Get local stories you won't find anywhere else right to your inbox.
Sign up here

Just Posted

North Island College announces 2020 graduation award winners

North Island College has announced the award recipients for the 2020 Graduation… Continue reading

Couple opts for plan B for wedding in Courtenay

Pandemic restrictions prompt April Powell and Hayden Eely to change plans for the big day

‘Someone knows something’: a look into Vancouver Island missing persons with interactive map

There are more than three dozen people listed as missing throughout Vancouver Island

Provincial COVID-19 data can now be used for B.C. to prepare for a second wave

In the past week, B.C. has seen a slight spike in daily test-positive case counts

Union Bay water plant now finished

Work allows health authority to lift boil water advisory

Islanders want BC Ferries to follow order that lets residents board before tourists

For ferry-dependent communities, ferries are often the sole practical lifeline to work, school or medical appointments.

Beverly Hills 90210 star’s family selling Vancouver Island Beach Resort

You can own Jason Priestley’s Terrace Beach Resort in Ucluelet for less than $5 million

Genetic detectives begin work to trace spread of COVID-19 in Canada

The kinds of genetic technology being used for this project did not exist when SARS hit Canada in 2003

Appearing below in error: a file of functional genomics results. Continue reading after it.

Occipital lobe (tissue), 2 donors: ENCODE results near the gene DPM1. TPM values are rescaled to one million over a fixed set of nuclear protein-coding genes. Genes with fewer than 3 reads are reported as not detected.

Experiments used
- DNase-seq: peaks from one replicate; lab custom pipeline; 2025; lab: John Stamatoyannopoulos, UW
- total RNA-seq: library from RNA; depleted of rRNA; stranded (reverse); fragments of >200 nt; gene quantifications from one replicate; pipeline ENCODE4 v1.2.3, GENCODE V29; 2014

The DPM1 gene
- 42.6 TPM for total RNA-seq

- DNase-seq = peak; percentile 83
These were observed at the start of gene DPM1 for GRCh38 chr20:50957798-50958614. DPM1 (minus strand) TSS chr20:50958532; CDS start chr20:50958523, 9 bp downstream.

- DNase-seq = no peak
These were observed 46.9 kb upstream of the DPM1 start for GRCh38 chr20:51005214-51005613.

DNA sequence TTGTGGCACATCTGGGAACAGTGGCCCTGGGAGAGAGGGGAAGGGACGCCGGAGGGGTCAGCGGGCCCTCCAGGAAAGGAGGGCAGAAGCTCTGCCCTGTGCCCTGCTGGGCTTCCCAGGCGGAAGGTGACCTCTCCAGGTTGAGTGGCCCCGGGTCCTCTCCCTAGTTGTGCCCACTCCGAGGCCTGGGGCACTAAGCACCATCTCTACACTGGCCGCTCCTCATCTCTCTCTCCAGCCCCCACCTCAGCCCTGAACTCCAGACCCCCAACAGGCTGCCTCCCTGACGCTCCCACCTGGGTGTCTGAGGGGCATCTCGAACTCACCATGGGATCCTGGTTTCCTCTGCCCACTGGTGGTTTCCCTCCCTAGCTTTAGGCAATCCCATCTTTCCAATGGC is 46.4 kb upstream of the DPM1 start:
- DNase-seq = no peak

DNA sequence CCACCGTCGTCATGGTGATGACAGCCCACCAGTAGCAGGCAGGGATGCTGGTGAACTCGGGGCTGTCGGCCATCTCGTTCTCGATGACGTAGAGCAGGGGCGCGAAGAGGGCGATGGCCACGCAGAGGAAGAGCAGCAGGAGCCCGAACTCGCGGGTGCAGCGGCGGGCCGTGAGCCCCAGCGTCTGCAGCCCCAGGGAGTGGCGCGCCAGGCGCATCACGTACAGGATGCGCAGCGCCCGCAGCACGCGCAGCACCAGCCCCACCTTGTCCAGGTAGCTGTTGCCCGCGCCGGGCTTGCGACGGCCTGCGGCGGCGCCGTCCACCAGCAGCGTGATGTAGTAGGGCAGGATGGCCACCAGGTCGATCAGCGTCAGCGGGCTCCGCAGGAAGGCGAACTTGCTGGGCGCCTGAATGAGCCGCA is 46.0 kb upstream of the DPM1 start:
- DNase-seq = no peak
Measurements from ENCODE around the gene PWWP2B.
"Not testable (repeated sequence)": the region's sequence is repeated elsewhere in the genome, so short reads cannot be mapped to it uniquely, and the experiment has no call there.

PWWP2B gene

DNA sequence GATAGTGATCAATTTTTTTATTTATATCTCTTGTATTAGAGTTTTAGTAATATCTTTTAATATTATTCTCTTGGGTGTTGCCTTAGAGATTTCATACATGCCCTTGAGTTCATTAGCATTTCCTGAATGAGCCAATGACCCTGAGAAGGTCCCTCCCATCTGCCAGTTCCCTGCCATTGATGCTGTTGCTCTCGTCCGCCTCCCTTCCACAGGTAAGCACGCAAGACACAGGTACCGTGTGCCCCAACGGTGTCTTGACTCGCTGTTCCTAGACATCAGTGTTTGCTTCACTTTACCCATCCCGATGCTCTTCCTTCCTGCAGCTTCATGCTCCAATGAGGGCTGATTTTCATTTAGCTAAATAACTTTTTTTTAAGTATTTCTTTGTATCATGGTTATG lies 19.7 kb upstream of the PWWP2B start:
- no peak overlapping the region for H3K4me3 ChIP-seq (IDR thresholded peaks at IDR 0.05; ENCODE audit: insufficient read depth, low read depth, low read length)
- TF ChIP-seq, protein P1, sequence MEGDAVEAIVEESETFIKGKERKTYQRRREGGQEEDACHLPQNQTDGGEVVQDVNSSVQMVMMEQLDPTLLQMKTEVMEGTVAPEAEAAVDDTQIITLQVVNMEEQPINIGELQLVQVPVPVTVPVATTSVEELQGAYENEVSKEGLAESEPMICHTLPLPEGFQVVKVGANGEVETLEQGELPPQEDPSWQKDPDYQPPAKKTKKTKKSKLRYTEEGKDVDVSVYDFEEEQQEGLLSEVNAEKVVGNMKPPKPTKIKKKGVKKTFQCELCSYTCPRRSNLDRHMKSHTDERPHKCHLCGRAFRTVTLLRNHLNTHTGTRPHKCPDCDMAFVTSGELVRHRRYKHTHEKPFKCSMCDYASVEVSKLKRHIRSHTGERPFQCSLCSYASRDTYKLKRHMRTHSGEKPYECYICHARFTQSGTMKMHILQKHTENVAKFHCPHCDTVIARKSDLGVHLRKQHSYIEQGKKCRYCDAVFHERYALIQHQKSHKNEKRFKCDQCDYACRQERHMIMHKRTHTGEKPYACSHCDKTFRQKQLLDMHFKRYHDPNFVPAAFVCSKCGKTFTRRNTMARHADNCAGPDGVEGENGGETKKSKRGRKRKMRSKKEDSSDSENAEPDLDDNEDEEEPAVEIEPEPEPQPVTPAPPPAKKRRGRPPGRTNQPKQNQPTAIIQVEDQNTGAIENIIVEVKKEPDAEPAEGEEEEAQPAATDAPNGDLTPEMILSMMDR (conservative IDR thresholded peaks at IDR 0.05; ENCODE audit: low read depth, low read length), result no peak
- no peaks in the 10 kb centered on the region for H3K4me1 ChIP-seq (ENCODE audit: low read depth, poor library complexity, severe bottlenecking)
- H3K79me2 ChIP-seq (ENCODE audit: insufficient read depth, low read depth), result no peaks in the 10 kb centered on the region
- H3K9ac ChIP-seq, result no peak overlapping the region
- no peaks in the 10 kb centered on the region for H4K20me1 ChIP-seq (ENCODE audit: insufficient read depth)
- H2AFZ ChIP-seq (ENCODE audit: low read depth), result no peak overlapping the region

Sports fishers protest Fraser River Chinook closures

Public Fishery Alliance wants hatchery fish open for harvest

B.C. Ferries increasing passenger capacity after COVID-19 restrictions

Transport Canada 50-per-cent limit being phased out, no current plans to provide masks

Amber Alert for two Quebec girls cancelled after bodies found

Romy Carpentier, 6, Norah Carpentier, 11, and their father, Martin Carpentier, missing since Wednesday

B.C. man prepares to be first to receive double-hand transplant in Canada

After the surgery, transplant patients face a long recovery

Grocers appear before MPs to explain decision to cut pandemic pay

Executives from three of Canada’s largest grocery chains have defended their decision to end temporary wage increases

Most Read